Are You Too Comfortable at Your Job?
By Laura McMullen
It feels good to be cozy. Whether it's your fleece blanket and a rerun of "Friends," or a predictable work routine and a hands-off boss, there's certainly nothing wrong with feeling comfortable. But if you're feeling too relaxed with your work, you risk stalling, or even derailing, your career. Here's how to tell if you need to shake up your work life and how, exactly, to do that.
Do you need a kick in the pants? "You get a little lazy," says Peter C. Diamond, career coach and author of "Amplify Your Career and Life." Your work routine becomes predictable, and you stop feeling challenged. You don't volunteer for projects. You don't ask yourself what you could be doing better. You don't take risks. "Maybe you've also stopped learning about your industry, technology and trends because you've mastered enough to get your job done," Diamond adds.
What's the big deal? Say you like comfort and predictability. Work is work, and you don't mind doing just that before heading home to those "Friends" reruns. That's fine, but don't let "comfortable" become "replaceable", Diamond says. "If there's anything we know, it's that things change," he says. "Things are changing rapidly within business, new technology and how you work. You want to make sure you're not caught one day when someone says, 'We don't need you anymore.'"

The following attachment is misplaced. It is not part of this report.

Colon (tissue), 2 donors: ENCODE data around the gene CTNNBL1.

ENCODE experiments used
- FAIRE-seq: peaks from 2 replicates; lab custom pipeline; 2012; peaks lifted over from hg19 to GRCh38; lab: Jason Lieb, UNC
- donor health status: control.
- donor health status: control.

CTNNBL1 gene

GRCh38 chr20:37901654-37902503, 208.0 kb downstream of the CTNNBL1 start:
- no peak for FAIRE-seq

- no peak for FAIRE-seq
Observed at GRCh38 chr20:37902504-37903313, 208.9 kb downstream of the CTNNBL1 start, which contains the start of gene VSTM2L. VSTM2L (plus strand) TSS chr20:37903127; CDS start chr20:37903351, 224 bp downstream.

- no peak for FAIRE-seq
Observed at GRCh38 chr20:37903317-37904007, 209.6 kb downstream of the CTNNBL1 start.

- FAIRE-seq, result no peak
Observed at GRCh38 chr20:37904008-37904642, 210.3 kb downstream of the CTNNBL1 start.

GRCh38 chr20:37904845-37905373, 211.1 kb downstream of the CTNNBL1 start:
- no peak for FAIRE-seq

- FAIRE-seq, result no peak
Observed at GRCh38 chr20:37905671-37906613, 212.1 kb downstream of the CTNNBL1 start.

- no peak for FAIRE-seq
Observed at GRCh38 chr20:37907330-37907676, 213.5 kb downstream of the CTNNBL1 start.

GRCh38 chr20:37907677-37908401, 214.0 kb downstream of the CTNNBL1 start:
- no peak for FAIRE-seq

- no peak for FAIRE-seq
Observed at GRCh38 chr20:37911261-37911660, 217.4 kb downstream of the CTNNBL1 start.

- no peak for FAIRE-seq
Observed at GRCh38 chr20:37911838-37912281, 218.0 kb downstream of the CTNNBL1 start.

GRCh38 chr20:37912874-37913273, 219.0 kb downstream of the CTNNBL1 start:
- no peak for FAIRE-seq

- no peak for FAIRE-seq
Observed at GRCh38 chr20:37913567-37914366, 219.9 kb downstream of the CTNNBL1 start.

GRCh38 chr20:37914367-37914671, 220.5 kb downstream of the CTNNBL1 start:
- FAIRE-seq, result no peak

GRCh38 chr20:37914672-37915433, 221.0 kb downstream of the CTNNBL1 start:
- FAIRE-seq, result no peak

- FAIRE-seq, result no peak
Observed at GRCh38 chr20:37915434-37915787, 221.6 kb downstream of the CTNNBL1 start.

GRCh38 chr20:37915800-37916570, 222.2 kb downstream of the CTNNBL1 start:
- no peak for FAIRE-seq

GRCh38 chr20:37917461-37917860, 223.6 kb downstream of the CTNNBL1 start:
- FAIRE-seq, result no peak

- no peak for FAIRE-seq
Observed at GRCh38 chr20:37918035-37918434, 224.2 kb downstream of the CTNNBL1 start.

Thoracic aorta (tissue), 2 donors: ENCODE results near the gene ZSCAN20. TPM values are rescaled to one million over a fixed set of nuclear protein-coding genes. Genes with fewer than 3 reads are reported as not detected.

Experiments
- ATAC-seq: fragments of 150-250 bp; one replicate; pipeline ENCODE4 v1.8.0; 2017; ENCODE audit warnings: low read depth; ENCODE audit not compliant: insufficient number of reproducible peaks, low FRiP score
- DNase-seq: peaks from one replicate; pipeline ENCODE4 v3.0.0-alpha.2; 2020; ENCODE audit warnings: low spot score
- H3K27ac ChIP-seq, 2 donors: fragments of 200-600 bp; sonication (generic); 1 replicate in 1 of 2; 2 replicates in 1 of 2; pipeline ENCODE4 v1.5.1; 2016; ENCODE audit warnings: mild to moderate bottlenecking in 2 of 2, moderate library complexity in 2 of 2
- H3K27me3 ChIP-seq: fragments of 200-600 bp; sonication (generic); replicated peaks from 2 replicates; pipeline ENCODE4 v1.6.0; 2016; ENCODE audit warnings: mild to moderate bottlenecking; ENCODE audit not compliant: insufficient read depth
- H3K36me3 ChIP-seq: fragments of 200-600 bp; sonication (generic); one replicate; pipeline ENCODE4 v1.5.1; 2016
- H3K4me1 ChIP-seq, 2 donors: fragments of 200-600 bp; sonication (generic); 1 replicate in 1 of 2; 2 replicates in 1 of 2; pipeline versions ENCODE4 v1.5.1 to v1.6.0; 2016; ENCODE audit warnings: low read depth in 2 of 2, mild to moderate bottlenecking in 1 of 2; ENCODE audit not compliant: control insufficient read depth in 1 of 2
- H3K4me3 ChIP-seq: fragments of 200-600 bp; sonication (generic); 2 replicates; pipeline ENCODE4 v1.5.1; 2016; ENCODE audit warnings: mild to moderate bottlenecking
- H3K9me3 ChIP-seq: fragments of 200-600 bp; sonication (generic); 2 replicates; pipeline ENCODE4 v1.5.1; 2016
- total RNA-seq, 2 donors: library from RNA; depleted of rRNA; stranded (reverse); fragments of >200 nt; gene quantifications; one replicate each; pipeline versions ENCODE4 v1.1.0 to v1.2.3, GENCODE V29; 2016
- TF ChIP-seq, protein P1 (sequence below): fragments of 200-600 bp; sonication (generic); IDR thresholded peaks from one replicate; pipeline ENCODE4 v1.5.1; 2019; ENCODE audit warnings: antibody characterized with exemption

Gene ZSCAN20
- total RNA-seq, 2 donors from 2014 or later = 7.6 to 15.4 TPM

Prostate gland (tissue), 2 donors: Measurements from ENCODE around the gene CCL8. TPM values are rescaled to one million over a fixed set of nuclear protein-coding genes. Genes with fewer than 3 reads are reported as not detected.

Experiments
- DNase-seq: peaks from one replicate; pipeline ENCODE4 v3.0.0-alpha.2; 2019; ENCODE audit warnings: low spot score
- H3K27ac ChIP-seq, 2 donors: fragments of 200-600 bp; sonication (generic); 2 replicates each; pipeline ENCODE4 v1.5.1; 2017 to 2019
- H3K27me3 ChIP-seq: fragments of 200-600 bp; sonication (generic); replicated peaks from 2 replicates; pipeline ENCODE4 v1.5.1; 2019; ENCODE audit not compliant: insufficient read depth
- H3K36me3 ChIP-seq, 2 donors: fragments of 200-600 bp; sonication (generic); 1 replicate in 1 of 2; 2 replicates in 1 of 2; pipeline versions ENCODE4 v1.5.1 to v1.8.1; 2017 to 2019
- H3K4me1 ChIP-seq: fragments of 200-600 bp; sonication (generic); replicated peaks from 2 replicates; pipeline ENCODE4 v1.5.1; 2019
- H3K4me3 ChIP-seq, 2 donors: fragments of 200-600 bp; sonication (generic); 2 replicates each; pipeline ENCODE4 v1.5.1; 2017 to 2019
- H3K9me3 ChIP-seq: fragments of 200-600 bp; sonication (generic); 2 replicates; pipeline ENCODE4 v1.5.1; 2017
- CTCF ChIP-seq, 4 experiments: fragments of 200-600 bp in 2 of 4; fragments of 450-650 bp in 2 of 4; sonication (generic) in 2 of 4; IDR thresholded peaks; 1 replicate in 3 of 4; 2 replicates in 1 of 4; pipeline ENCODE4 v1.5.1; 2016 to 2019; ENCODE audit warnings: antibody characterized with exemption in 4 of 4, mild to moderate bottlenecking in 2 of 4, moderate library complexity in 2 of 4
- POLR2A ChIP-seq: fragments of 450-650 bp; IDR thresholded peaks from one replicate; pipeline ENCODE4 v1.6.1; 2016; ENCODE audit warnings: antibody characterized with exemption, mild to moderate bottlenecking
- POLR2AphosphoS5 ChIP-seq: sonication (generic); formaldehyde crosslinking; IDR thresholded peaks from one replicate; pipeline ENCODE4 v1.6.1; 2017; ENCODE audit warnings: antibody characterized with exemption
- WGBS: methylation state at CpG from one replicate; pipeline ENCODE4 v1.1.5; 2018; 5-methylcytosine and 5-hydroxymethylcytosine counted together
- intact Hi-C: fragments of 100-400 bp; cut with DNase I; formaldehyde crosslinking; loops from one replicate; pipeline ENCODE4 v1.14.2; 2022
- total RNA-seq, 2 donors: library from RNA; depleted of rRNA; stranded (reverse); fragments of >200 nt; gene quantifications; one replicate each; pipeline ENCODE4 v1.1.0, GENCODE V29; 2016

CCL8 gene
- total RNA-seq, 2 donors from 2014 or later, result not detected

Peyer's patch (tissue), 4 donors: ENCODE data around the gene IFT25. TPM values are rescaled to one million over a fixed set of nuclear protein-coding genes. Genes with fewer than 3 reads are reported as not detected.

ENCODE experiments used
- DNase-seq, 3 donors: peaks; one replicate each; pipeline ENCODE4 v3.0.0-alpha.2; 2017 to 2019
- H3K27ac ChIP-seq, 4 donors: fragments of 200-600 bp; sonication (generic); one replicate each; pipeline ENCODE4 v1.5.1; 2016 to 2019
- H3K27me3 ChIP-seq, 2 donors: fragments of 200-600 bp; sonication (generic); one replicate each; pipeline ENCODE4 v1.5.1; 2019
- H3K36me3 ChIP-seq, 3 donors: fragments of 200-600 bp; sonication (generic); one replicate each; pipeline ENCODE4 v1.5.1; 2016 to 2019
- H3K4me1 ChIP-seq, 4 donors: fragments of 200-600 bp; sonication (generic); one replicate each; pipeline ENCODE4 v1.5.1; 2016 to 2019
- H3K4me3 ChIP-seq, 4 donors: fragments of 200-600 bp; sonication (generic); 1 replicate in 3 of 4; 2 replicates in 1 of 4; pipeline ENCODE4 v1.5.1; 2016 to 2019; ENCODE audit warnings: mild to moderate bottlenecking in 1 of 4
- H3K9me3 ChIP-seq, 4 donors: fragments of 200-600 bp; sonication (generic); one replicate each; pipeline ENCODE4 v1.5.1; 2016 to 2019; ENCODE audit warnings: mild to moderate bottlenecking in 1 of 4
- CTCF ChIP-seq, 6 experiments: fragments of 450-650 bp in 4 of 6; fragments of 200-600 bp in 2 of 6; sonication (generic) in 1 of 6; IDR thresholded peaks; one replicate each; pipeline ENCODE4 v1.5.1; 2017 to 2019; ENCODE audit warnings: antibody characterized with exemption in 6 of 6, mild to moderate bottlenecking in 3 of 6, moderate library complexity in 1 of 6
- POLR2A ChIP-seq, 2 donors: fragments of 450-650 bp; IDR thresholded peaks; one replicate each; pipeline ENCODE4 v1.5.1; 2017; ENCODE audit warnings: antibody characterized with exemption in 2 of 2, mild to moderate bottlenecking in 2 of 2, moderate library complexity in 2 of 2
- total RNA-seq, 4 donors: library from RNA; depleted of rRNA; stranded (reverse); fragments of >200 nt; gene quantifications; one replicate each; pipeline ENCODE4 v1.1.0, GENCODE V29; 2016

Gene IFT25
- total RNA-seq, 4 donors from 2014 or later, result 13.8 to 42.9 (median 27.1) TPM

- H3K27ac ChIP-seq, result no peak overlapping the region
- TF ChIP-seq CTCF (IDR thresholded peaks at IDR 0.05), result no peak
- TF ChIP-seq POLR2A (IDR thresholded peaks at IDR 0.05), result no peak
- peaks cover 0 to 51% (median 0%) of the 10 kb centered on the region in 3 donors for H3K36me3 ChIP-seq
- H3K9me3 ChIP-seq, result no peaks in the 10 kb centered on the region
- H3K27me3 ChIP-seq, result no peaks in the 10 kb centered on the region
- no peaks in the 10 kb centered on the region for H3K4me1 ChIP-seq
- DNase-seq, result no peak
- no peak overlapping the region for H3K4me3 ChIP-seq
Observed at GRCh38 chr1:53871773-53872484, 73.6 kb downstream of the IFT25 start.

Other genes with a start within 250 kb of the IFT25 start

Take responsibility. Wouldn't it be great if your boss took your hand (or, to sidestep harassment risks, just smiled) and shepherded you along a fruitful career path? Dream on. "Career development is a two-way street," says Melissa Fireman, co-founder and CEO of Washington Career Services, a consultancy in the District of Columbia. "You can't wait for someone to guide you." Remember that your manager has a to-do list, and you're probably not No. 1 on it. Be proactive in planning your next steps. Speaking of which ...
Make a list. When Fireman sees clients who've arrived at this too-comfortable point in their careers, she has them make a top 10 list of what they want to do in their current position and the next. The list may include skills to learn, certificates to earn, promotions and more. Also identify company and department goals, which will come in handy in the next step.
Talk to your boss. Before your meeting, look at your two lists and the areas where you can gain experience or skills while also helping the organization. Then in your conversation, "be very specific about how a change for you will also benefit the company," Diamond says. "Be patient for when it may happen, and be open to whatever suggestions [your boss] may have."
Know when it's time to stay. If you want a change, but are happy with your company, Diamond says you should try to make it work internally. There may be advanced roles to grow into, projects to manage or ways you hadn't thought of before to hone new skills. This is great fodder for the conversation between you and your boss.
... And know when it's time to leave. Look at your company. Are there people you can learn from and target positions you can work toward? If not, Fireman says these are likely cues to move on. And if your company isn't interested in your personal development or open to discussions about it, or if it's struggling to keep up with industry trends, then Diamond says, "it may be time to think about what's next."